1. Unfortunately I could not persuade my brother, the Judicial Member, to my view despite a Division Bench decision of the Tribunal, Delhi Bench B, in the case of Bimal Kumar Jain (supra), etc., having been cited before us by the assessee's counsel. Apart from the fact that with the help of Delhi Division Bench decision, this becomes a case of three opinions to one, I have been a party as a Member of Amritsar Bench to a still more liberal interpretation than that of the Delhi Bench. This further appears to me to be a case where the statute being silent, a view favourable to the subject, i.e., the assessee, be preferred than a possible view adverse to him.
2. Section 14 lays down the heads of income under which income is to be classified and computed and 'salaries' is one of the heads there which is relevant for our purpose. A head of income is not the same thing as a source of income. By source of income is meant the specific source from which a particular income springs or arises. Consequently, for the same head of income there can be more than one source of income and ample judicial authority exists in support of this proposition-Sobhag Mal Lodha v. CIT  63 ITR 424 (All.), Satya Narain Bagla v. CIT  67 ITR 240 (All.) and Smt. Sneh Lata v. CIT  61 ITR 139 (All.).
3. The next question that arises is whether while allowing deductions from salaries under Section 16 income from all sources of employment liable to tax should be aggregated as gross income from such employments and then deductions have to be allowed, together for all of them. It is difficult to accept the view that income from each source of employment has not to be considered separately and then deductions allowed for each such source. This is so for two reasons : Firstly, under taxation statutes it is permissible to work out the income from each source falling under the same head separately, e.g., the business head of income. Secondly, the conditions of employment may vary for each different employment and it may be more logical to work out the deductions taking note of conditions of service of each employment.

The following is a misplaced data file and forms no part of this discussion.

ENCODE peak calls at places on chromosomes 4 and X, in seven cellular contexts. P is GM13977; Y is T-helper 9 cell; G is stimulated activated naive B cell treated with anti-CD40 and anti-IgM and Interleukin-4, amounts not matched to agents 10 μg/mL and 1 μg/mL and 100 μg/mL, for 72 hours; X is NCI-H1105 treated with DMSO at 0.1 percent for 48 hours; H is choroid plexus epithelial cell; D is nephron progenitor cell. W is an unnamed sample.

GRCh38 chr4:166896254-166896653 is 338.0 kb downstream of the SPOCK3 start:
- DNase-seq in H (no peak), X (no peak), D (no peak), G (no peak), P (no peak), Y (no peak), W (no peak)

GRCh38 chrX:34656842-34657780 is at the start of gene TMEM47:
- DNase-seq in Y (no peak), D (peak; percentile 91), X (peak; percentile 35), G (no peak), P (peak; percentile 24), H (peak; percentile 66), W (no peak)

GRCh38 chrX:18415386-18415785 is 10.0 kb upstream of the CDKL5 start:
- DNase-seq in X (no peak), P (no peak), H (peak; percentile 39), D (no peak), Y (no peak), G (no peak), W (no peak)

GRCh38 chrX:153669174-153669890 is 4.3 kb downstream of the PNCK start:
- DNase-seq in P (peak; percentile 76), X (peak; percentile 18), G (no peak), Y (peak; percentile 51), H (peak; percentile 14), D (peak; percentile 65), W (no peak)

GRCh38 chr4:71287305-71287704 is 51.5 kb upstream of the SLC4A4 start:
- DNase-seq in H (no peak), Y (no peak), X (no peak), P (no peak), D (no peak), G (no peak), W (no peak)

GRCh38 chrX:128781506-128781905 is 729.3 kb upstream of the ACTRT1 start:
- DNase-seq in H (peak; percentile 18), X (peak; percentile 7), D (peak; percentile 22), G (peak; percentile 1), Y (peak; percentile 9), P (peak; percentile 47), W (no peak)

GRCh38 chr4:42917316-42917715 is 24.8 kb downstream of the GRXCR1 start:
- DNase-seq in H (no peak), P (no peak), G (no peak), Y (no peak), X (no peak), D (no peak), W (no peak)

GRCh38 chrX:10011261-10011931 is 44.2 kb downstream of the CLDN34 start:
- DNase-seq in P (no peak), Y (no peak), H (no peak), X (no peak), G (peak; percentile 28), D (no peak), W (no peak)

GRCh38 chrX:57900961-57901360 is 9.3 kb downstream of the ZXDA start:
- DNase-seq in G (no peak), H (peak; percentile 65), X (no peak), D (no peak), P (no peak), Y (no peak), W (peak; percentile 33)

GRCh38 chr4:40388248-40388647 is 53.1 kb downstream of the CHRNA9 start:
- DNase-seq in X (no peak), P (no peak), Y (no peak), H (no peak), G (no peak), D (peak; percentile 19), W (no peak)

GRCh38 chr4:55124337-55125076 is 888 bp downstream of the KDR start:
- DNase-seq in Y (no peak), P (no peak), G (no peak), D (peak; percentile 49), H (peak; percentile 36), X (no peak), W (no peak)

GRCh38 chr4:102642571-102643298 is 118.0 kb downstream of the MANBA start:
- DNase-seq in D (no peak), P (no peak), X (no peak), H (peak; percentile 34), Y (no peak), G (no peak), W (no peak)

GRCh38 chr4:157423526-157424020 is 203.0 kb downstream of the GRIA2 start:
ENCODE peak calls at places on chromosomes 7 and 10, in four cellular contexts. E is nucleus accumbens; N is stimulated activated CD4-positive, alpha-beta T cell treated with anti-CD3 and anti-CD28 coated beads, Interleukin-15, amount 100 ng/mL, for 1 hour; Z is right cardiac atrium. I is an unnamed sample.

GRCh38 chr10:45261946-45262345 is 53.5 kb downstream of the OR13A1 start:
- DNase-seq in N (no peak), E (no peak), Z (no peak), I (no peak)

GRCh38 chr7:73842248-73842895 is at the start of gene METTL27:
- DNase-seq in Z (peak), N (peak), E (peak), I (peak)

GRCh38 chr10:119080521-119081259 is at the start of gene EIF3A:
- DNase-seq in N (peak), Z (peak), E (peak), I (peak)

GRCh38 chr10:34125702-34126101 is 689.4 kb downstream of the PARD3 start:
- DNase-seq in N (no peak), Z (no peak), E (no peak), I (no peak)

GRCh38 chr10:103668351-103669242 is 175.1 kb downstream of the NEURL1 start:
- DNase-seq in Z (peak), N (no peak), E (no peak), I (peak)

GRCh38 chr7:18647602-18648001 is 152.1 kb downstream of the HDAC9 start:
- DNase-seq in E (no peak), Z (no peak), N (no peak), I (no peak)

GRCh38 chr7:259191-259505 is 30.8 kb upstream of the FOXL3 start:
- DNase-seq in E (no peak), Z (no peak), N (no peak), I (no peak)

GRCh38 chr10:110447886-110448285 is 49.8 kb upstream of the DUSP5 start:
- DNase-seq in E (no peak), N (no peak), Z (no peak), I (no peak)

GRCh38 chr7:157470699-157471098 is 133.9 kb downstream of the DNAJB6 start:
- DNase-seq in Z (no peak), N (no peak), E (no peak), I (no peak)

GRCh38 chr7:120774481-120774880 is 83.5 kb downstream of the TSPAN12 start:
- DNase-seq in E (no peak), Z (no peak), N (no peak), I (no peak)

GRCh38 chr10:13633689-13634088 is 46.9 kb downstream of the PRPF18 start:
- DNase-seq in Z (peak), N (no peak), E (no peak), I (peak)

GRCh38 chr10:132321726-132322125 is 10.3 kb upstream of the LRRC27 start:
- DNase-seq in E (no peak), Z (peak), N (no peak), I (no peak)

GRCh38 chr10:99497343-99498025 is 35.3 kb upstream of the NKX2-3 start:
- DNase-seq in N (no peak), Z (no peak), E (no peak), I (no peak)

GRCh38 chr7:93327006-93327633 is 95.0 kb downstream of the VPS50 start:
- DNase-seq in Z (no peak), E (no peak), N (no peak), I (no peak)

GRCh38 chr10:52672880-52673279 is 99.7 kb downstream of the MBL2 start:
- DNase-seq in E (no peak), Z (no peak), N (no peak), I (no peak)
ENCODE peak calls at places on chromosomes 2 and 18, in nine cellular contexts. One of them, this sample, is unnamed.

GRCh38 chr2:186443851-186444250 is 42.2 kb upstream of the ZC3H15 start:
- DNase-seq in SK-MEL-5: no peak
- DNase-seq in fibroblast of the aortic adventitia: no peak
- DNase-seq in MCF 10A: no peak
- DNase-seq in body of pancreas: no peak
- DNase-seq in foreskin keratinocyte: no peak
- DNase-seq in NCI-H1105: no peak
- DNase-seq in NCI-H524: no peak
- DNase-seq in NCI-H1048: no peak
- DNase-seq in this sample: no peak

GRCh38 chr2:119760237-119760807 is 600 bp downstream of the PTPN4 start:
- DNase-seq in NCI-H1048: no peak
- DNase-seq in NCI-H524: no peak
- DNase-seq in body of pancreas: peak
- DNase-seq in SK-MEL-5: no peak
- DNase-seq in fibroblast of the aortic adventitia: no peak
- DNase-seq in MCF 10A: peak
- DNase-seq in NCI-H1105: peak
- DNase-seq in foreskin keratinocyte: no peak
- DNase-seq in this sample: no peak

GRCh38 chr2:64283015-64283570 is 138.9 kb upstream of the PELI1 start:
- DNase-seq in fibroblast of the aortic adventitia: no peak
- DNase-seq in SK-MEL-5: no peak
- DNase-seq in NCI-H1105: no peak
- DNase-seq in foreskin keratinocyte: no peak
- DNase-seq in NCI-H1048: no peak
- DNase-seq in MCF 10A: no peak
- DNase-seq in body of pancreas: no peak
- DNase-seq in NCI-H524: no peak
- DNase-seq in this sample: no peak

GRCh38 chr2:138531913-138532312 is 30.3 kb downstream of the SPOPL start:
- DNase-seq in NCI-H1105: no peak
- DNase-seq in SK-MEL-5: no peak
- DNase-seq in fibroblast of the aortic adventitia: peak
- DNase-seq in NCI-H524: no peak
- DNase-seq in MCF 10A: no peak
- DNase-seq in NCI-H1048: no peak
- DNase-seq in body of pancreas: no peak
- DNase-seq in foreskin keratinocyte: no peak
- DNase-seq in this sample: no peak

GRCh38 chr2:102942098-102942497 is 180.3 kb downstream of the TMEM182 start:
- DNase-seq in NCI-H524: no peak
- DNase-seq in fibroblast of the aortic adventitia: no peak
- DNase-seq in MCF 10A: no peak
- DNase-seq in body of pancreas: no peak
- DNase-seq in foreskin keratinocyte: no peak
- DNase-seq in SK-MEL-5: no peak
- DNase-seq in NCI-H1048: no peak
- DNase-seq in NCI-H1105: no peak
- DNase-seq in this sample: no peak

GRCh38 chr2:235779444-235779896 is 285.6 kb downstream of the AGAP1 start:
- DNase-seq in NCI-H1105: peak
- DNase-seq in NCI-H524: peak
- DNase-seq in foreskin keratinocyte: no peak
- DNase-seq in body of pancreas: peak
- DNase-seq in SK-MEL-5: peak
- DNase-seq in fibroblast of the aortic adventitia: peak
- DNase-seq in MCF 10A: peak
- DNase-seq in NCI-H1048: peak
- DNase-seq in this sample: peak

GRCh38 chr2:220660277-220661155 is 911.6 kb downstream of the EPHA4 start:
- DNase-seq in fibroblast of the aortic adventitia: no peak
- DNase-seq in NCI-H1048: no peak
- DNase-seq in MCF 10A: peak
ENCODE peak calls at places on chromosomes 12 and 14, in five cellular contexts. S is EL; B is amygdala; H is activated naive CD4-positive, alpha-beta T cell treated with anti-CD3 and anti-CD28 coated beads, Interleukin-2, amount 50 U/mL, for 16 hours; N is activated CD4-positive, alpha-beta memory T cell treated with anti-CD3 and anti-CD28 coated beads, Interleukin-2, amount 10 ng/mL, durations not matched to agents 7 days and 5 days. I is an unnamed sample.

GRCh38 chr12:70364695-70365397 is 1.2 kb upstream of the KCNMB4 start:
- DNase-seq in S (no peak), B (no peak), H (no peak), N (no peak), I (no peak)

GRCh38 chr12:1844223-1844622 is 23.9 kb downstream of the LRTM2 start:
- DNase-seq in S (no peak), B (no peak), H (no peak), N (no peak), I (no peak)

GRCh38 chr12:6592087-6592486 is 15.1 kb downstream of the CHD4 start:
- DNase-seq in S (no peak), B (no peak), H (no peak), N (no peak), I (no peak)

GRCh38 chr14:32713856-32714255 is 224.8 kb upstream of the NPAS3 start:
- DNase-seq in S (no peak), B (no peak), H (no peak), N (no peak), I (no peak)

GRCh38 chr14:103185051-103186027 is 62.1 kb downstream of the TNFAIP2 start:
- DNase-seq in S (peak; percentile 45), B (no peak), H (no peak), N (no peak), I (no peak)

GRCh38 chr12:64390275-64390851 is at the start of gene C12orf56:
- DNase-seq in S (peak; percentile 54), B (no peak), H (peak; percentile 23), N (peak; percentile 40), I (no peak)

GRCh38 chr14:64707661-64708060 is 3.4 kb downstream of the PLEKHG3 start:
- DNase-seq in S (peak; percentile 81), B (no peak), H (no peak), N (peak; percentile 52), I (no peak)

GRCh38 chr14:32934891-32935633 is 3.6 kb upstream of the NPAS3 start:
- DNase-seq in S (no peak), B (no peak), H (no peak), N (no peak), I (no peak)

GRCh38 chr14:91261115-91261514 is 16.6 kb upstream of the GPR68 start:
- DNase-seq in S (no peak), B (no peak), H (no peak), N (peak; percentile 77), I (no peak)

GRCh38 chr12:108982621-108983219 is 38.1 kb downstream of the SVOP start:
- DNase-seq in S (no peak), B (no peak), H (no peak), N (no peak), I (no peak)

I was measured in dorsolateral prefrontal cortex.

In Section 16 as it stood for the assessment year 1980-81 the words 'in respect of expenditure incidental to the employment of the assessee' still existed and these words were substituted by the words 'a deduction of by the Finance (No. 2) Act, 1980, with effect from 1-4-1981. Because of the absence of this amendment, the question of giving meaning to the word 'employment' has arisen for the assessment year under appeal. As far as I can read the section, it has to be read as referring to each single employment and not to all the employments an assessee may be having in a particular accounting year. It is quite valid and proper to read the section on the same lines as are applicable for the computation of income under the head 'Profits and gains of business or profession', i.e., working out the income in respect of each employment after allowing the necessary deductions relevant and available as per conditions of service and thereafter aggregating the net income under the head 'Salaries'. There is nothing express in Section 16 to hold otherwise. The section is fully workable if each employment is considered individually and in my humble opinion, it may be more logical. It is another thing that it may result in a more favourable interpretation in case of an assessee having more than one employment, such as, the assessee now before us. The section, it appears to me, does not lay down anything to restrict the deduction only in respect of one employment and not in respect of the other, when an assessee is having more than one employment. It is this factor implicitly which is responsible for the view of the Delhi Bench to the effect that 'since the car was not provided to the assessee by both of his employers, he could not be denied standard deduction in full by only considering the employer who had provided a car to the assessee for the performance of his duties'. In other words, if the case of the assessee is viewed from the angle of salary received from Saraspur Mills amounting to Rs. 55,277. the assessee will be entitled to full standard deduction of Rs. 3,500. But if the case is viewed only from the angle of employment with Anil Starch Products Ltd., from which remuneration amounting to Rs. 1,05,238 was received and which had provided a car to the assessee partly for personal and partly for the purpose of his official duties, the standard deduction will be Rs. 1,000. I share the view of the Delhi Bench of the Tribunal that there was no warrant for reducing the deduction available of Rs. 3,500 to Rs. 1,000. I feel that my approach is similar to the approach of Madras High Court in the case of M.N. Rajam (supra). Balasubramanyan, J. was dealing with the question of deduction of debts under Section 2(m)(ii) of the 1957 Act relating to a house property which was to the extent of one half was used for personal residence by the owner and to the extent of other half was let out. The learned Judge observed that a position of a house like the one under consideration was not visualised and provided for in Section 2(m)(ii) and in such a situation the rule of interpretation preferred by him was that it was a property of a kind about which nobody could confidently assert, without fear of contraction that it is a property in respect of which wealth-tax is not chargeable. In the instant case, in my opinion, Section 16 does not provide for an assessee having more than one employment in the same accounting year and his standard deduction being restricted only to one employment. Here, further in my view, the principle of interpretation favourable to the assessee being adopted gets attracted. Consequently, I uphold the view of the Commissioner (Appeals) and reject the contention of the revenue.